Starting Next Year, Singapore will Stop Adding Car Numbers

Starting Next Year, Singapore will Stop Adding Car Numbers

Singapore, among one of the world’s most expensive places to own a vehicle, will stop increasing the number of cars on its roads next year. The government will cut the annual growth rate for cars and motorcycles to zero from 0.25 percent starting in February 2018.  

The Land Transport Authority (LTA) said that the scarcity of land and public transport upgrades as reasons for the cap. Singapore has strict policies aimed at limiting the number of cars on its roads. Car ownership rates are far lower in Singapore than in other wealthy countries.

Land in Singapore is a precious commodity and officials want to ensure the most productive use of the remaining space. Its infrastructure is among the world’s most efficient and the government is investing S$28 billion more on rail and bus transportation over the next five years, the regulator said. 

In addition to caps, Singapore has a deliberate policy of elevating the cost of owning a car in an effort to reduce the number of vehicles on the road. It does this through a system which requires bidding for the right to own and use a vehicle for a limited number of years, known as a Certificate of Entitlement (COE).

As a result, a mid-range car in Singapore can typically cost about four times as much as it would in many other countries.  

Despite the government's policies, there are nearly one million vehicles on Singapore's roads. Just over 600,000 of those are private and rental cars, including cars used by ride-hailing services such as Uber and Grab.

The LTA said there are limitations to expanding the tiny country's road network. Roads take up 12% of the country's total land area, which is a far higher percentage than in many larger countries. 

Fewer cars mean less room would be needed for parking lots, freeing up valuable urban land for other, more productive uses such as parks, recreational facilities, bike lanes, and walking paths.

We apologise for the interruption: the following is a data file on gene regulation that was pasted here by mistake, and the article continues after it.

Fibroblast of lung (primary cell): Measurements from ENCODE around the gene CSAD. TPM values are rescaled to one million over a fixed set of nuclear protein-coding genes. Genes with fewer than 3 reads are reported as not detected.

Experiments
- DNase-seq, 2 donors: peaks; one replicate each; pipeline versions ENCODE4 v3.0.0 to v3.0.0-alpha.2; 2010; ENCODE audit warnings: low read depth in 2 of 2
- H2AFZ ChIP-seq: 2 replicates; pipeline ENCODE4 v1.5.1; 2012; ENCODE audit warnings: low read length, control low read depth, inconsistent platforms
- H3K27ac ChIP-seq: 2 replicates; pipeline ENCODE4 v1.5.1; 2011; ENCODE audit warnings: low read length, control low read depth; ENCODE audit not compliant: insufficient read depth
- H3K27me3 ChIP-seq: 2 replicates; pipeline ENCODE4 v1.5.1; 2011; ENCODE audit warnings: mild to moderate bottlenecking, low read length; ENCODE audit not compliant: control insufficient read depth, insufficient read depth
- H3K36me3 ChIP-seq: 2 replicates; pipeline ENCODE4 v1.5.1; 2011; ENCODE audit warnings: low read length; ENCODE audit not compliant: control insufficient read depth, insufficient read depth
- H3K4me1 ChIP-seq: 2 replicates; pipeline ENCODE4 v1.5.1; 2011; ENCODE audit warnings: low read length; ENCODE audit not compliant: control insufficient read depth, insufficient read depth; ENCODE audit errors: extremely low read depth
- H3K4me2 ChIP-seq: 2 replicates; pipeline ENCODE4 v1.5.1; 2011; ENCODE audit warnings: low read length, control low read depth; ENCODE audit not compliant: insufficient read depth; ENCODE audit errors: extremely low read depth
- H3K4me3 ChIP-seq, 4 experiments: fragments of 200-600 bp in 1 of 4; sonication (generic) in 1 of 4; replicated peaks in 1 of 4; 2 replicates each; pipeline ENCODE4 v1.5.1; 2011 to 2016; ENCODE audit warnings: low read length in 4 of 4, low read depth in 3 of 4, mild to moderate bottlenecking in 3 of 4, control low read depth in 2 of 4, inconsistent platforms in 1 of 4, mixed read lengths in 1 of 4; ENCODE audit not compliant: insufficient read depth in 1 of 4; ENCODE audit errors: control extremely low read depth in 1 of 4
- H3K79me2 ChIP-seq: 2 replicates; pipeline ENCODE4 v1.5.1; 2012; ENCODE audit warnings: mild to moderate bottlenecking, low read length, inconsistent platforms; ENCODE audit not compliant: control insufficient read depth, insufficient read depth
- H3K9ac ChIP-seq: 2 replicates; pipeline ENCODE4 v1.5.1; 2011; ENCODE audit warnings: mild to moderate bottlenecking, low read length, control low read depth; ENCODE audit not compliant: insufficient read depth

(from various sources : Channel NewsAsia | BBC | Bloomberg | The Guardian )

Akhyari Hananto

I began my career in the banking industry in 1997, and stayed approx 6 years in it. This industry boost his knowledge about the economic condition in Indonesia, both macro and micro, and how to More understand it. My banking career continued in Yogyakarta when I joined in a program funded by the Asian Development Bank (ADB),as the coordinator for a program aimed to help improve the quality of learning and teaching process in private universities in Yogyakarta. When the earthquake stroke Yogyakarta, I chose to join an international NGO working in the area of ?disaster response and management, which allows me to help rebuild the city, as well as other disaster-stricken area in Indonesia. I went on to become the coordinator for emergency response in the Asia Pacific region. Then I was assigned for 1 year in Cambodia, as a country coordinator mostly to deliver developmental programs (water and sanitation, education, livelihood). In 2009, he continued his career as a protocol and HR officer at the U.S. Consulate General in Surabaya, and two years later I joined the Political and Economic Section until now, where i have to deal with extensive range of people and government officials, as well as private and government institution troughout eastern Indonesia. I am the founder and Editor-in-Chief in Good News From Indonesia (GNFI), a growing and influential social media movement, and was selected as one of The Most Influential Netizen 2011 by The Marketeers magazine. I also wrote a book on "Fundamentals of Disaster Management in 2007"?, "Good News From Indonesia : Beragam Prestasi Anak Bangsa di dunia"? which was luanched in August 2013, and "Indonesia Bersyukur"? which is launched in Sept 2013. In 2014, 3 books were released in which i was one of the writer; "Indonesia Pelangi Dunia"?, "Indonesia The Untold Stories"? and "Growing! Meretas Jalan Kejayaan" I give lectures to students in lectures nationwide, sharing on full range of issues, from economy, to diplomacy Less
View all posts

Terima kasih telah membaca sampai di sini